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Print Edition> World
UPDATED: May 28, 2010 NO. 22 JUNE 3, 2010
To the Point


A FIRM HANDSHAKE: Chinese Premier Wen Jiabao meets with the special representatives of U.S. President Barack Obama for the second round of China-U.S. Strategic and Economic Dialogue—Secretary of State Hillary Clinton and Treasury Secretary Timothy F. Geithner—in Beijing on May 25 (DING LIN) 

The second round of the China-U.S. Strategic and Economic Dialogue was held in Beijing on May 24-25. Attracting a great deal of attention, the dialogue produced significant achievements, and also numerous to-the-point remarks by both Chinese and U.S. top officials. Some of these were:

On China-U.S. Relations

This unprecedented undertaking of building a new China-U.S. partnership is ground-breaking and it will not be smooth all the way. Through practice, we can see that this is the only and inevitable way it can be done.

—Dai Bingguo, Chinese State Councilor

There is a Chinese proverb that speaks of treading different paths that lead to the same destination. Our two nations have unique histories. China is home to an ancient civilization. America is a young nation. But we know that our future, both our challenges and our opportunities, will be shared. We have traveled different paths, but that shared future is our common destination and responsibility. And, ultimately, that is what this dialogue is about.

—Hillary Clinton, U.S. Secretary of State

On Trade and Investment

We appreciate the United States' proposals including relaxing export restrictions and welcoming foreign enterprises investing in their country. We also hope to find out the detailed timetable and plans for the United States' gradual elimination of barriers for hi-tech exports to China, equal treatment of Chinese enterprises investing in their country and recognition of China's market economy status.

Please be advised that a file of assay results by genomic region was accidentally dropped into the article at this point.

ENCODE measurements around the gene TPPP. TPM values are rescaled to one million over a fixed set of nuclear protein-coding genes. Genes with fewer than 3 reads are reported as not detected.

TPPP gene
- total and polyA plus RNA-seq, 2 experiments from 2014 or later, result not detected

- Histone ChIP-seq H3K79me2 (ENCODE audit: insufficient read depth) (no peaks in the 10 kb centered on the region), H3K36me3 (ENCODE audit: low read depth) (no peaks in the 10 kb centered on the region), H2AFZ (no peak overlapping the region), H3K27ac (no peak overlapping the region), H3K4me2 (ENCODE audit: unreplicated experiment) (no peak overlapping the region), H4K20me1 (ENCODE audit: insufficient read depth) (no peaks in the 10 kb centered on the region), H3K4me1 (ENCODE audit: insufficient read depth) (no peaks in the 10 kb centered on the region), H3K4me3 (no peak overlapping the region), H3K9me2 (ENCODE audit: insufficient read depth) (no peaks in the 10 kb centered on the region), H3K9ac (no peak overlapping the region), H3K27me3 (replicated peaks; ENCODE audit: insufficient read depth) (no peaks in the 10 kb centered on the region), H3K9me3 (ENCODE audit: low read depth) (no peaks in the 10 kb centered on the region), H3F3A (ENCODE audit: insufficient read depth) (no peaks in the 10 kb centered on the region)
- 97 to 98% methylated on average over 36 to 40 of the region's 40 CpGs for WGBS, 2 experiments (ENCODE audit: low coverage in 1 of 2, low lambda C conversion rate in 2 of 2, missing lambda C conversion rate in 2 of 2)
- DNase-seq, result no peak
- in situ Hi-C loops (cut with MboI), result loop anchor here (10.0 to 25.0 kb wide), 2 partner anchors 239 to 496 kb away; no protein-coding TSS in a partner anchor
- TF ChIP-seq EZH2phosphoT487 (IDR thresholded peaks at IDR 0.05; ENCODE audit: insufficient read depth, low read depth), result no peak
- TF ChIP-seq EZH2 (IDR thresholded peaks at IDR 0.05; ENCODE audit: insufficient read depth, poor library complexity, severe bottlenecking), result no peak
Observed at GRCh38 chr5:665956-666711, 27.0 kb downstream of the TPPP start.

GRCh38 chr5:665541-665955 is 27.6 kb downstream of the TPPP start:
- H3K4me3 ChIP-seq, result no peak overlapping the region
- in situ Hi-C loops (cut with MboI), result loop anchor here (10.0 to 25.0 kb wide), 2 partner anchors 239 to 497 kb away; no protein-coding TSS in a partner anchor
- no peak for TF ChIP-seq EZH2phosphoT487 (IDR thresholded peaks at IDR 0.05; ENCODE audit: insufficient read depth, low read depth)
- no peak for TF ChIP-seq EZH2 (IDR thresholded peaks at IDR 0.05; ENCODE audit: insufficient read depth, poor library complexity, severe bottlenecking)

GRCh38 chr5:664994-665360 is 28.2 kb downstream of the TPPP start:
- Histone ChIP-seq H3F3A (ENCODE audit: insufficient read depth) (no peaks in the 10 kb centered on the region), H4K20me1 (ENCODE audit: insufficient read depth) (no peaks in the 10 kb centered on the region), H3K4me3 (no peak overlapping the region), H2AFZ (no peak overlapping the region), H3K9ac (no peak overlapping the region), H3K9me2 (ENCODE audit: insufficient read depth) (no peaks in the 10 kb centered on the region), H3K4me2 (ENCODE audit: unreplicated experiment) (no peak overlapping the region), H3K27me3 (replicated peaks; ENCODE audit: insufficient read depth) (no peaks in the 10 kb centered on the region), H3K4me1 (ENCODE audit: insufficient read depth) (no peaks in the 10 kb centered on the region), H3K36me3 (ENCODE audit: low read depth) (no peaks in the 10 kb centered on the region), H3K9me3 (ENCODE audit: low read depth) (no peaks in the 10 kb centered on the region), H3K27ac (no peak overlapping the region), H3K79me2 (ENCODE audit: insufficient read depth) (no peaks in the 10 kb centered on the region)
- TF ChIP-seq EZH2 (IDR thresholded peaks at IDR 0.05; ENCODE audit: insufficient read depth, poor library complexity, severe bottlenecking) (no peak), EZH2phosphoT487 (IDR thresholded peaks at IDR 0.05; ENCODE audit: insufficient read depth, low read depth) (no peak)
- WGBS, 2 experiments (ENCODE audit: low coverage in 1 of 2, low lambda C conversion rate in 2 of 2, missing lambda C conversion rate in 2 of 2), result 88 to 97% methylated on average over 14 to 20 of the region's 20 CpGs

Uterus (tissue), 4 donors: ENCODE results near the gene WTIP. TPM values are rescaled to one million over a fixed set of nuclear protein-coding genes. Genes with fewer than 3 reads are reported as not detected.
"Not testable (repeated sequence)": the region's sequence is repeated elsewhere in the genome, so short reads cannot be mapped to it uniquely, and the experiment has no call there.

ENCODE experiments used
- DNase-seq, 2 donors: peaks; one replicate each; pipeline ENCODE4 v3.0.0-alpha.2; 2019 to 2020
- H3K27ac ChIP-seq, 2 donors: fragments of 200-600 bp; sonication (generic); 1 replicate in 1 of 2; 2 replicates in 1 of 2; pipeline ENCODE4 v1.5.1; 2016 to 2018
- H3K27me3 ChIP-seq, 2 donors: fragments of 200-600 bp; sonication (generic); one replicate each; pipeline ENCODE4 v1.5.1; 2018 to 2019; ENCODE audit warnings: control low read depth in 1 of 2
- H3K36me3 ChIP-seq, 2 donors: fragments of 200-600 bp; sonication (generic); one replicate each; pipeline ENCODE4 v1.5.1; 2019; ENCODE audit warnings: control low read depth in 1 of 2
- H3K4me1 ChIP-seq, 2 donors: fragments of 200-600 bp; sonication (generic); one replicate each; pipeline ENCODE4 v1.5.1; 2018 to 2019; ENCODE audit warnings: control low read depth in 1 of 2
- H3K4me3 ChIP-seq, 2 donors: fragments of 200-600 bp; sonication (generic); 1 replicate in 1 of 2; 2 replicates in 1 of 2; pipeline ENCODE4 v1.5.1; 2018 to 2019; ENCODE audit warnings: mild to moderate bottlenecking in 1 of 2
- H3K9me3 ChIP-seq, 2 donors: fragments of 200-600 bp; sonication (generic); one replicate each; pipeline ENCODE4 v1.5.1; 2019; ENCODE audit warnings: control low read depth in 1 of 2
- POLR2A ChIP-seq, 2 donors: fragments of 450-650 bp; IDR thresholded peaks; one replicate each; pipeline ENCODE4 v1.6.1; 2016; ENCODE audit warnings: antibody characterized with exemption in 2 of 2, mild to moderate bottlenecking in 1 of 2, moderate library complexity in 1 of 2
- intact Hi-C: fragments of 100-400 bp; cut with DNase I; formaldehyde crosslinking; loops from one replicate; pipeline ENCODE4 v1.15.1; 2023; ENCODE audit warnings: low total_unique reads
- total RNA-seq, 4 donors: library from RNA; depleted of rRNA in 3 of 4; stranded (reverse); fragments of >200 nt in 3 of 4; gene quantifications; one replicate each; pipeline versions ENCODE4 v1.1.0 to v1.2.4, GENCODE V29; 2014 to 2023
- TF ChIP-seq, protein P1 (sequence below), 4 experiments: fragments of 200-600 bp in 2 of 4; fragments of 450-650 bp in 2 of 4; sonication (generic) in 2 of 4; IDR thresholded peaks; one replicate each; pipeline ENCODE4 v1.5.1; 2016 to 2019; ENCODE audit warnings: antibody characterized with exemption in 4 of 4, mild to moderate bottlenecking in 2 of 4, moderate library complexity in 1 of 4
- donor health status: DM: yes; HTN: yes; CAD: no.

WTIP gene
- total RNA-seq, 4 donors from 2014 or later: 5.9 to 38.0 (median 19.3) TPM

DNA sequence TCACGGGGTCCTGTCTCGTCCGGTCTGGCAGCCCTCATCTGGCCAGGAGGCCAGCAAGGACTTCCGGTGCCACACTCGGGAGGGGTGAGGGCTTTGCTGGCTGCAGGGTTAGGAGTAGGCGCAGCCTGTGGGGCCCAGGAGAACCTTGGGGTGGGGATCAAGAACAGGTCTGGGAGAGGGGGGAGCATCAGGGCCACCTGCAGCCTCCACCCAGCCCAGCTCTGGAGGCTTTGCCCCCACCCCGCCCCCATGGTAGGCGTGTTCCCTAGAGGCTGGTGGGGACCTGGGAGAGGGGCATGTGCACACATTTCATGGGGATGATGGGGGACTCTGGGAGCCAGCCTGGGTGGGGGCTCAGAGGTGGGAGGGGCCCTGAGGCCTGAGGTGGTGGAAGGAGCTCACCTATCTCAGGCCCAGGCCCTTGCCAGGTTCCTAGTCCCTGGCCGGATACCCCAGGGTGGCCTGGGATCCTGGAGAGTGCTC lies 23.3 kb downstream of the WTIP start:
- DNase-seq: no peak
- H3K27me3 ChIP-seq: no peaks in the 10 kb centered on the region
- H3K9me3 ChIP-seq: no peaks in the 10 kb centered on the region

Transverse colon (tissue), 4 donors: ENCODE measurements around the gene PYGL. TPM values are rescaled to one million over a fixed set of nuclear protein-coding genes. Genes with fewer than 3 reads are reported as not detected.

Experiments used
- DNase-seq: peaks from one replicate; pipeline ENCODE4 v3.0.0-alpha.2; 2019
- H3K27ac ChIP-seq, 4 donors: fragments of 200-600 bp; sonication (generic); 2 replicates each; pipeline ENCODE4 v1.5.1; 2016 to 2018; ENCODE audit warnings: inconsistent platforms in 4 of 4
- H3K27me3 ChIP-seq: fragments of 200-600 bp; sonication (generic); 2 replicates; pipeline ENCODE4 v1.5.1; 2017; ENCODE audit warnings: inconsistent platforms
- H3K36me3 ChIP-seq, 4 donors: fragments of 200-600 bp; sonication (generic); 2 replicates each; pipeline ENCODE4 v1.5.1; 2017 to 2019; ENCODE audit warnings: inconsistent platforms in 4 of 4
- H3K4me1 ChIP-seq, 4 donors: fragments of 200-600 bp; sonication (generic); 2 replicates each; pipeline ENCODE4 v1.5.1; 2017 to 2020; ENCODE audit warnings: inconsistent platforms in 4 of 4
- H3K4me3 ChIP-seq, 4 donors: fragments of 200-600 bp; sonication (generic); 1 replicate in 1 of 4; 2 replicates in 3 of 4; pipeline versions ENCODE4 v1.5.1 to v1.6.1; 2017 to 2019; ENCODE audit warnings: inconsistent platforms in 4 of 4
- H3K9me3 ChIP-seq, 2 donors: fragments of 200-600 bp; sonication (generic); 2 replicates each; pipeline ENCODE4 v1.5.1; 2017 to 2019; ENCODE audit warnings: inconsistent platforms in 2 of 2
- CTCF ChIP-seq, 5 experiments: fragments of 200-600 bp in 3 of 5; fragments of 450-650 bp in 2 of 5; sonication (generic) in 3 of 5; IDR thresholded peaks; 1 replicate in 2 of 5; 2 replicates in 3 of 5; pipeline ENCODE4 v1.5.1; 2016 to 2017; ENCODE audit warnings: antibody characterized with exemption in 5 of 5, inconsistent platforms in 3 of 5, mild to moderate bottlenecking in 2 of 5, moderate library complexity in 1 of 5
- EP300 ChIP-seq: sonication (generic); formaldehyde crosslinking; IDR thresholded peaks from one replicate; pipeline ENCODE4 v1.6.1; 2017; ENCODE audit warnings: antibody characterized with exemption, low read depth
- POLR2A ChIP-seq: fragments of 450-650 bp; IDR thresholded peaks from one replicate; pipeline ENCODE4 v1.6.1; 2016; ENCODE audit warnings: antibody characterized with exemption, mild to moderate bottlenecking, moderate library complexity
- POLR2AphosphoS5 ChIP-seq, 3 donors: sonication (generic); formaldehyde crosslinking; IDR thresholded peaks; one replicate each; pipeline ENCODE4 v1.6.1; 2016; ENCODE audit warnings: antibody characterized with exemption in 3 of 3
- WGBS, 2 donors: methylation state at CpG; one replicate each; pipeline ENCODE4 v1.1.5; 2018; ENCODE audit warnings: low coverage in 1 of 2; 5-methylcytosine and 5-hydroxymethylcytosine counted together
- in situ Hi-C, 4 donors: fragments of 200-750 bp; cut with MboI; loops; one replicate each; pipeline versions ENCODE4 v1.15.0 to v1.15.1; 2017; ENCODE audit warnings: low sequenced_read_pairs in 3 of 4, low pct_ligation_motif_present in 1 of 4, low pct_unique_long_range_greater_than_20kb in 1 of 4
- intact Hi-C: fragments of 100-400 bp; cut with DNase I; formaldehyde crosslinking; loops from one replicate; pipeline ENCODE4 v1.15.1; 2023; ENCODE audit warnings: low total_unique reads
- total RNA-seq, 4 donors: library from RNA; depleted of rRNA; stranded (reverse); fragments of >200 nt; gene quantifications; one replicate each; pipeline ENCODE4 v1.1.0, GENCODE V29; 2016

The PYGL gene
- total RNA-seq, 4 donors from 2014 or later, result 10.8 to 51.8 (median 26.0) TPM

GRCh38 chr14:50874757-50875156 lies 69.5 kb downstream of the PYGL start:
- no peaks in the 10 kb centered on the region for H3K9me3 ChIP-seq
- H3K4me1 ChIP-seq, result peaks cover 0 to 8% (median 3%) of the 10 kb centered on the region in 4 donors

—Wang Qishan, Chinese Vice Premier

I hope the United States will really cancel all discriminatory export controls to China. If the U.S. Government does so, enterprises from both sides will benefit a lot.

—Chen Deming, Chinese Minister of Commerce

Although it's become something of a sport to portray every trade disagreement between the United States and China as evidence of an impending trade war, it is important to remember that such disagreements cover a very small fraction of the trade between our two countries.

—Gary Locke, U.S. Commerce Secretary

On the Renminbi (yuan)

Although China is a country with an export-oriented economy, it is a big country with a population of 1.3 billion people. Therefore, the domestic factors are key concerns. International factors also have some impact on the country's monetary policy, but the impact is always less significant than that of domestic factors.

—Zhou Xiaochuan, President of the People's Bank of China

We welcome the fact China's leaders have recognized reform of the exchange rate is an important part of their broader reform agenda.

—Timothy F. Geithner, U.S. Treasury Secretary

On Clean Energy

The China-U.S. new energy research and development cooperation mainly focuses on three fields—new-energy vehicles, energy-saving buildings, and clean coal.

—Cao Jianlin, Vice Minister of Science and Technology of China

In many areas, and especially in clean energy, the interests of China and the United States are tied together.

—Gary Locke, U.S. Commerce Secretary

On Innovation

China will not change its policies of upholding indigenous innovation and encouraging foreign enterprises to invest and research in China.

—Cao Jianlin, Vice Minister of Science and Technology of China

On the U.S. Fiscal Deficit

As the economy strengthens, we will bring down our fiscal deficits to sustainable levels. The President has laid out a detailed, comprehensive plan to cut our budget deficit as a share of GDP by more than half over the next few years.

—Timothy F. Geithner, U.S. Treasury Secretary

On Withdrawal of Economic Stimulus Measures

[Both Chinese and U.S.] Ministers still hold we should be very careful with the timing of the withdrawal strategy. If we do carry out this strategy, we must take stable and steady steps.

—Zhang Xiaoqiang, Vice Minister of the National Development and Reform Commission of China

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